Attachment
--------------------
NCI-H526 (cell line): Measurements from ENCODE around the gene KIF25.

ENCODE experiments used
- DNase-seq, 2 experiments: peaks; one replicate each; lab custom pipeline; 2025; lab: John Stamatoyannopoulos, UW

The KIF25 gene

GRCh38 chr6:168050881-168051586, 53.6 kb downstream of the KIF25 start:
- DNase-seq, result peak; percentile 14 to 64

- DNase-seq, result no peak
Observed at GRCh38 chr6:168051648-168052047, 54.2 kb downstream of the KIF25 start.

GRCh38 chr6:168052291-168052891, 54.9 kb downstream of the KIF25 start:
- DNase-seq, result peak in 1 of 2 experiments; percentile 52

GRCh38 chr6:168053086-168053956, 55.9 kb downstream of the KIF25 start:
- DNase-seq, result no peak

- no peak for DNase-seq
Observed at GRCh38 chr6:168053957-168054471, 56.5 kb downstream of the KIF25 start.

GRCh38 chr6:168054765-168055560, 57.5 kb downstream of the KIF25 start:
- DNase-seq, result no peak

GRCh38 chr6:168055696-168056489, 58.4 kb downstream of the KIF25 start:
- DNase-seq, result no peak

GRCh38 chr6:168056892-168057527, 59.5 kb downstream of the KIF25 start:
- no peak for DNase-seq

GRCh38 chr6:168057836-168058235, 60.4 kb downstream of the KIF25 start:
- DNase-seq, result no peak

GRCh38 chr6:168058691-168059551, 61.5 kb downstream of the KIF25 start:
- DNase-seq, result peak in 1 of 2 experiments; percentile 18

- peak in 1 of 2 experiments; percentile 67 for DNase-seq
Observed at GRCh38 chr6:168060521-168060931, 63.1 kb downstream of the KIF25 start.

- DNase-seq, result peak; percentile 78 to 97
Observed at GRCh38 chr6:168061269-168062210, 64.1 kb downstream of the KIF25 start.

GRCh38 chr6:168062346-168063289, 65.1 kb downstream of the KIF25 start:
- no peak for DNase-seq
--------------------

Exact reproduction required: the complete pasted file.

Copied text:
NCI-H526 (cell line): Measurements from ENCODE around the gene KIF25.

ENCODE experiments used
- DNase-seq, 2 experiments: peaks; one replicate each; lab custom pipeline; 2025; lab: John Stamatoyannopoulos, UW

The KIF25 gene

GRCh38 chr6:168050881-168051586, 53.6 kb downstream of the KIF25 start:
- DNase-seq, result peak; percentile 14 to 64

- DNase-seq, result no peak
Observed at GRCh38 chr6:168051648-168052047, 54.2 kb downstream of the KIF25 start.

GRCh38 chr6:168052291-168052891, 54.9 kb downstream of the KIF25 start:
- DNase-seq, result peak in 1 of 2 experiments; percentile 52

GRCh38 chr6:168053086-168053956, 55.9 kb downstream of the KIF25 start:
- DNase-seq, result no peak

- no peak for DNase-seq
Observed at GRCh38 chr6:168053957-168054471, 56.5 kb downstream of the KIF25 start.

GRCh38 chr6:168054765-168055560, 57.5 kb downstream of the KIF25 start:
- DNase-seq, result no peak

GRCh38 chr6:168055696-168056489, 58.4 kb downstream of the KIF25 start:
- DNase-seq, result no peak

GRCh38 chr6:168056892-168057527, 59.5 kb downstream of the KIF25 start:
- no peak for DNase-seq

GRCh38 chr6:168057836-168058235, 60.4 kb downstream of the KIF25 start:
- DNase-seq, result no peak

GRCh38 chr6:168058691-168059551, 61.5 kb downstream of the KIF25 start:
- DNase-seq, result peak in 1 of 2 experiments; percentile 18

- peak in 1 of 2 experiments; percentile 67 for DNase-seq
Observed at GRCh38 chr6:168060521-168060931, 63.1 kb downstream of the KIF25 start.

- DNase-seq, result peak; percentile 78 to 97
Observed at GRCh38 chr6:168061269-168062210, 64.1 kb downstream of the KIF25 start.

GRCh38 chr6:168062346-168063289, 65.1 kb downstream of the KIF25 start:
- no peak for DNase-seq